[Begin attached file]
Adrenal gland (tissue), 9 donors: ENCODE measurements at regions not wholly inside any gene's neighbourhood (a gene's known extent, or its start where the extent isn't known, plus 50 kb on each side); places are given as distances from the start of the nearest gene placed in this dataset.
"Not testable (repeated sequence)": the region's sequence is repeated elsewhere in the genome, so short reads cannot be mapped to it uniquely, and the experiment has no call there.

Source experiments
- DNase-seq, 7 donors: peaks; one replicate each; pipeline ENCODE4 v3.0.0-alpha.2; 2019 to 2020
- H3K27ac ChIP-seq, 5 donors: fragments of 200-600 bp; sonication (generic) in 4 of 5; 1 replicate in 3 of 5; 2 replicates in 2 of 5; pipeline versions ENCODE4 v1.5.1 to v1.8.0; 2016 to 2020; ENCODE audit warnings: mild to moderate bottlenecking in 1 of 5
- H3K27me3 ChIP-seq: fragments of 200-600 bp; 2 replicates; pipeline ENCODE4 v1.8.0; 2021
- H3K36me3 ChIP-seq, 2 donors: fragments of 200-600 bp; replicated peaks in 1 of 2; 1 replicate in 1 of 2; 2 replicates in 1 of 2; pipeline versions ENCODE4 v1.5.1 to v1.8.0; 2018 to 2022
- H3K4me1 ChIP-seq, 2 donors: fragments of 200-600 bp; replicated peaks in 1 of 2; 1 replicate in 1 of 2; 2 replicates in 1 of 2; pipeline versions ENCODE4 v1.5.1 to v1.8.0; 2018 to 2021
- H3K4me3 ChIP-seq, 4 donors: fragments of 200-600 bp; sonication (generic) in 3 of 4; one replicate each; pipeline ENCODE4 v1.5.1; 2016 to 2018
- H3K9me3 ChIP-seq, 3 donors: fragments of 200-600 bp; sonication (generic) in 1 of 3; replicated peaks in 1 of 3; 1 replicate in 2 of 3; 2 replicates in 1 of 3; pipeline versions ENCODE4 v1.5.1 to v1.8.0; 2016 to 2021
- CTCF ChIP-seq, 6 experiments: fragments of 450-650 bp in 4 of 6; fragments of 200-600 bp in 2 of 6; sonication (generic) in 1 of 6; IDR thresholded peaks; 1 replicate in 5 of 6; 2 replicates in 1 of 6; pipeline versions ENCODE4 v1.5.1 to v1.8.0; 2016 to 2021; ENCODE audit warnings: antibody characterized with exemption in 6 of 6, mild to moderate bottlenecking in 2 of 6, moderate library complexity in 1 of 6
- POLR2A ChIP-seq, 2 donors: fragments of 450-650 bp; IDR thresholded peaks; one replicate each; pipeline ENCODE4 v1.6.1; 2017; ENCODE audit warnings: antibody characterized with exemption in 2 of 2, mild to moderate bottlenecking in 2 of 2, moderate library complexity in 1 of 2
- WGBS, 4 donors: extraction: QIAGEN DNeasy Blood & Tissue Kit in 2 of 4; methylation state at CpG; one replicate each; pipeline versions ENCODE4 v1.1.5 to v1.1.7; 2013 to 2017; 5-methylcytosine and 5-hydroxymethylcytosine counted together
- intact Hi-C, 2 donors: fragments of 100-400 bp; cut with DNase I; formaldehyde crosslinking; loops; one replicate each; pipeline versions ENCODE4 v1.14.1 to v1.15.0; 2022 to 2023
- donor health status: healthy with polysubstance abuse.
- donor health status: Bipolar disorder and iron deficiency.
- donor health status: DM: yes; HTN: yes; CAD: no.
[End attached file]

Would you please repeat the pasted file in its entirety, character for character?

Adrenal gland (tissue), 9 donors: ENCODE measurements at regions not wholly inside any gene's neighbourhood (a gene's known extent, or its start where the extent isn't known, plus 50 kb on each side); places are given as distances from the start of the nearest gene placed in this dataset.
"Not testable (repeated sequence)": the region's sequence is repeated elsewhere in the genome, so short reads cannot be mapped to it uniquely, and the experiment has no call there.

Source experiments
- DNase-seq, 7 donors: peaks; one replicate each; pipeline ENCODE4 v3.0.0-alpha.2; 2019 to 2020
- H3K27ac ChIP-seq, 5 donors: fragments of 200-600 bp; sonication (generic) in 4 of 5; 1 replicate in 3 of 5; 2 replicates in 2 of 5; pipeline versions ENCODE4 v1.5.1 to v1.8.0; 2016 to 2020; ENCODE audit warnings: mild to moderate bottlenecking in 1 of 5
- H3K27me3 ChIP-seq: fragments of 200-600 bp; 2 replicates; pipeline ENCODE4 v1.8.0; 2021
- H3K36me3 ChIP-seq, 2 donors: fragments of 200-600 bp; replicated peaks in 1 of 2; 1 replicate in 1 of 2; 2 replicates in 1 of 2; pipeline versions ENCODE4 v1.5.1 to v1.8.0; 2018 to 2022
- H3K4me1 ChIP-seq, 2 donors: fragments of 200-600 bp; replicated peaks in 1 of 2; 1 replicate in 1 of 2; 2 replicates in 1 of 2; pipeline versions ENCODE4 v1.5.1 to v1.8.0; 2018 to 2021
- H3K4me3 ChIP-seq, 4 donors: fragments of 200-600 bp; sonication (generic) in 3 of 4; one replicate each; pipeline ENCODE4 v1.5.1; 2016 to 2018
- H3K9me3 ChIP-seq, 3 donors: fragments of 200-600 bp; sonication (generic) in 1 of 3; replicated peaks in 1 of 3; 1 replicate in 2 of 3; 2 replicates in 1 of 3; pipeline versions ENCODE4 v1.5.1 to v1.8.0; 2016 to 2021
- CTCF ChIP-seq, 6 experiments: fragments of 450-650 bp in 4 of 6; fragments of 200-600 bp in 2 of 6; sonication (generic) in 1 of 6; IDR thresholded peaks; 1 replicate in 5 of 6; 2 replicates in 1 of 6; pipeline versions ENCODE4 v1.5.1 to v1.8.0; 2016 to 2021; ENCODE audit warnings: antibody characterized with exemption in 6 of 6, mild to moderate bottlenecking in 2 of 6, moderate library complexity in 1 of 6
- POLR2A ChIP-seq, 2 donors: fragments of 450-650 bp; IDR thresholded peaks; one replicate each; pipeline ENCODE4 v1.6.1; 2017; ENCODE audit warnings: antibody characterized with exemption in 2 of 2, mild to moderate bottlenecking in 2 of 2, moderate library complexity in 1 of 2
- WGBS, 4 donors: extraction: QIAGEN DNeasy Blood & Tissue Kit in 2 of 4; methylation state at CpG; one replicate each; pipeline versions ENCODE4 v1.1.5 to v1.1.7; 2013 to 2017; 5-methylcytosine and 5-hydroxymethylcytosine counted together
- intact Hi-C, 2 donors: fragments of 100-400 bp; cut with DNase I; formaldehyde crosslinking; loops; one replicate each; pipeline versions ENCODE4 v1.14.1 to v1.15.0; 2022 to 2023
- donor health status: healthy with polysubstance abuse.
- donor health status: Bipolar disorder and iron deficiency.
- donor health status: DM: yes; HTN: yes; CAD: no.